Millennials and Gen Z are more likely to use social media for service interactions than other population groups because of their familiarity with and ease of access to these channels.
In our survey, 15% of U.S. customers report using social media channels for customer service.
When do customers use this channel: One in three customers use social media to seek advice or communicate with a business. Customers also use it to raise complaints arising from a negative customer experience.
Creating accounts on social media channels is free and easy to do.
Sentiment analysis of social media posts helps understand customer perceptions about your brand.
Good customer service on social media amplifies quickly through shares and likes.
A dedicated team may be needed to manage social media conversations and provide consistent responses.
Customers expect instant replies on social media, putting pressure on your resources. Forty-two percent of customers expect a response on social media within an hour.
Mistakes on social media can amplify rapidly, leading to brand damage.
In addition to the above channels that are widely used today, there are several other digital customer service technologies such as virtual customer assistants (VCAs), chatbots, IoT intelligent monitoring, mobile apps, online client account portals, and co-browsing that are gaining prominence.
According to a Gartner report, service leaders are increasingly interested in AI, chatbots, and VCAs for customer service and support despite their high investment costs (full content available to Gartner clients only). The report also suggests that with the proliferation of IoT devices, the number of customer service cases originating from the data collected via connected devices will also increase.
It’s highly recommended that you understand these emerging customer support technologies and experiment with the ones that suit your business and your customers’ preferences.
A Salesforce research finds that shifting clients to self-service channels is a major part of the strategy for 69% of customer service leaders. Self-service channels such as chatbots, knowledge base, IVR, and mobile apps are more cost-effective compared to live channels such as phone, email, or rep-assisted live chat.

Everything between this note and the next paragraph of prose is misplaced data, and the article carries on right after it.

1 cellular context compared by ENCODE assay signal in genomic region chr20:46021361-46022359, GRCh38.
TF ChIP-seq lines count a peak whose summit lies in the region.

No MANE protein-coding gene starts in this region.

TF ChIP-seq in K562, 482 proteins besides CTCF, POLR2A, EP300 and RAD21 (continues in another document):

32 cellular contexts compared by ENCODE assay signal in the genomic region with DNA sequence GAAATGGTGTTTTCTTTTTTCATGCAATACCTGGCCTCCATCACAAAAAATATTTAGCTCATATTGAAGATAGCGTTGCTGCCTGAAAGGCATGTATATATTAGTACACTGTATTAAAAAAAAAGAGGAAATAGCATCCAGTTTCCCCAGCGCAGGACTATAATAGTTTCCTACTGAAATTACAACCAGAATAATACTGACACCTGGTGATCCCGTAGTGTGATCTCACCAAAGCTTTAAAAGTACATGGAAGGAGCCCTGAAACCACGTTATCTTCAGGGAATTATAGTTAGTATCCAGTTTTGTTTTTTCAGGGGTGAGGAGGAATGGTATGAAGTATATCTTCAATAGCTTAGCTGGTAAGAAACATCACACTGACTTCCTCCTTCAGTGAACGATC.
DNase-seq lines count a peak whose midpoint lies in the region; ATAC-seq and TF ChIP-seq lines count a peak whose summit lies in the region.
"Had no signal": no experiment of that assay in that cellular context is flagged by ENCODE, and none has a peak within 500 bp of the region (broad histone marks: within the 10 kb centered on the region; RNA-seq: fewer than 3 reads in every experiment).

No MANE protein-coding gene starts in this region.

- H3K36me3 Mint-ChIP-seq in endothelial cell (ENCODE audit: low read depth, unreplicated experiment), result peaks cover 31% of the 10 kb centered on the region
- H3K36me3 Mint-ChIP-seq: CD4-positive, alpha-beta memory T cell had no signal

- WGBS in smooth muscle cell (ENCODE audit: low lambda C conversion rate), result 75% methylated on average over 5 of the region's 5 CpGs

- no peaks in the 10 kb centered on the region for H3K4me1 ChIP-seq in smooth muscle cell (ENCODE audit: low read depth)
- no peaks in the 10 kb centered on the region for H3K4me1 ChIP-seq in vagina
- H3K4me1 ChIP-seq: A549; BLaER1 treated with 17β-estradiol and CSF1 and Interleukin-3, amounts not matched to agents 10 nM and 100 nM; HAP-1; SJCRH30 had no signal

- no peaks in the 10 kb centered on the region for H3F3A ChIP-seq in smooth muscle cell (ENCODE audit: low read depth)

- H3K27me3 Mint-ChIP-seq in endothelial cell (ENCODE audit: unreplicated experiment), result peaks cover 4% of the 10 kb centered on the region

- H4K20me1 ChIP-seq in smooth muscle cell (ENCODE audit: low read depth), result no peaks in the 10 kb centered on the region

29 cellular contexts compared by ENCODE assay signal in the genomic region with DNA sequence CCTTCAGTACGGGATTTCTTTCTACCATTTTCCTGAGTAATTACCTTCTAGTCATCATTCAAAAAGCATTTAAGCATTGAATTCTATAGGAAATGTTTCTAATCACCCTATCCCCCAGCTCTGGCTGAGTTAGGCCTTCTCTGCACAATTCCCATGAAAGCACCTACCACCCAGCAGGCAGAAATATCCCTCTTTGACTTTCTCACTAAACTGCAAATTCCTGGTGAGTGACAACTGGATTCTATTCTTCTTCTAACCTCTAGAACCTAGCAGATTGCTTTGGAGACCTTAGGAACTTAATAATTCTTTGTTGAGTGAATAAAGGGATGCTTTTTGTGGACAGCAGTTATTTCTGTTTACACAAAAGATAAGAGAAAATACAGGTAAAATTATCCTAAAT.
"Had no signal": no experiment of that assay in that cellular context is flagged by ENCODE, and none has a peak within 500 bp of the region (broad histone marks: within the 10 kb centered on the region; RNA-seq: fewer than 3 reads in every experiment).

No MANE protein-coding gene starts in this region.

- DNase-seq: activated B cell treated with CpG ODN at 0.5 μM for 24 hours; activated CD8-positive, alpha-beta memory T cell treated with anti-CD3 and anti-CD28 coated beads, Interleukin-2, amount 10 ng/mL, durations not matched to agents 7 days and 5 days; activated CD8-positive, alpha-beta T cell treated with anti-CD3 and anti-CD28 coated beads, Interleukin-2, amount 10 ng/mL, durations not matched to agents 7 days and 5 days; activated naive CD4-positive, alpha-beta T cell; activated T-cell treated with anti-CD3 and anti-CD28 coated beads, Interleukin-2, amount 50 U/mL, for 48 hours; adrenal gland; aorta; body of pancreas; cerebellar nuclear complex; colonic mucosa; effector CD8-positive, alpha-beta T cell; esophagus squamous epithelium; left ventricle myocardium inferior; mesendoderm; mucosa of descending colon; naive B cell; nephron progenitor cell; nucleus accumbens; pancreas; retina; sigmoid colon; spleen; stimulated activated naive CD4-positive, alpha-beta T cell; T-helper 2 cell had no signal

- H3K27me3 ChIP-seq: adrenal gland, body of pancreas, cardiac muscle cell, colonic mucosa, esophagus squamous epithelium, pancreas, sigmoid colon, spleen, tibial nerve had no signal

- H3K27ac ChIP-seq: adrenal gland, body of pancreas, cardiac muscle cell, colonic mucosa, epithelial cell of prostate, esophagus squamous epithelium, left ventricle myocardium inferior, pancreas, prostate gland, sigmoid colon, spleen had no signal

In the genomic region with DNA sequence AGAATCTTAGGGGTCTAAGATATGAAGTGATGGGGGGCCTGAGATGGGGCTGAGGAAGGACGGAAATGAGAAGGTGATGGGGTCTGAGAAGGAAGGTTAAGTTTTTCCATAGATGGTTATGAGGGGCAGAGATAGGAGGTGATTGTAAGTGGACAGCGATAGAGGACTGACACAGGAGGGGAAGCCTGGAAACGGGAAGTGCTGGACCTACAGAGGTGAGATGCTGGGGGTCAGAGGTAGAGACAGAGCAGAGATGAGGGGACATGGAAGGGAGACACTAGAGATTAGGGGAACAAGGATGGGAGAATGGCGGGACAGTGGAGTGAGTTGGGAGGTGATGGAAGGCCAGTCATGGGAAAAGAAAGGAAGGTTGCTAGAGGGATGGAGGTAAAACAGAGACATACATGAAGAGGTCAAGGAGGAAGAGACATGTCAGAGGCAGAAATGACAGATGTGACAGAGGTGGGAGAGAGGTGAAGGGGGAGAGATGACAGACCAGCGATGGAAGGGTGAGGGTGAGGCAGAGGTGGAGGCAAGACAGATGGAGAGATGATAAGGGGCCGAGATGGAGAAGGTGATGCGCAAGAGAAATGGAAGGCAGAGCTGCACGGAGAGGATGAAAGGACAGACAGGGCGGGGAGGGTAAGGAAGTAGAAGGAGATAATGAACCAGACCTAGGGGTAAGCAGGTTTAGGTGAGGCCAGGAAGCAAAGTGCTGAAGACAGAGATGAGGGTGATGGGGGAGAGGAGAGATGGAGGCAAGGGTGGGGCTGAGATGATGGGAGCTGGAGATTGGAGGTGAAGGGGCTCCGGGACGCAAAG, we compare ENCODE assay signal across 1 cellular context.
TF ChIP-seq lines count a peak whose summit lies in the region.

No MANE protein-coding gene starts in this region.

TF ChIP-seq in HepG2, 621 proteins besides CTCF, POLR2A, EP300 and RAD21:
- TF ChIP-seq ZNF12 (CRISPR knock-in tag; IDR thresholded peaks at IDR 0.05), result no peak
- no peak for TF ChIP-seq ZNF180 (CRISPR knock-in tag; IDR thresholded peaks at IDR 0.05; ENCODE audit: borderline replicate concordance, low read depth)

You must strive to find the right mix of established and emerging customer service channels for your business. You can limit your investments to about four to six customer support channels but always aim for higher resolution rates, a positive customer experience, and lower costs.
Do watch out for customer service trends and check what channels your peers are adding. Analyze if you’re missing some channels or over-investing in others.
Here are the top five customer service channels businesses plan to add in 2020-21.
Source: Gartner’s Customer Service Channel Strategy Trends and Impact on Self-Service Deflection Rates Report (full report available to Gartner clients only)
Do you feel the need to invest in some of these channels?
Check out the following customer service software tools that can help you build different support channels.
Read reviews of products and compare them before you choose the ones best suited for your business.
The CX preference survey referenced in this article was conducted by GetApp in June 2019 among 267 U.S.-based respondents who reported they had made at least one purchase in the last twelve months (Jun 2018 - May 2019).
The Customer Service Stats survey referenced in this article was conducted by GetApp in February 2017 among 500+ U.S.-based respondents between the ages of 25 - 65.
This document, while intended to inform our clients about the impact of technology on business, is in no way intended to provide legal advice or to endorse a specific course of action. The applications selected in this article are examples to show a feature in context and are not intended as endorsements or recommendations. They have been obtained from sources believed to be reliable at the time of publication.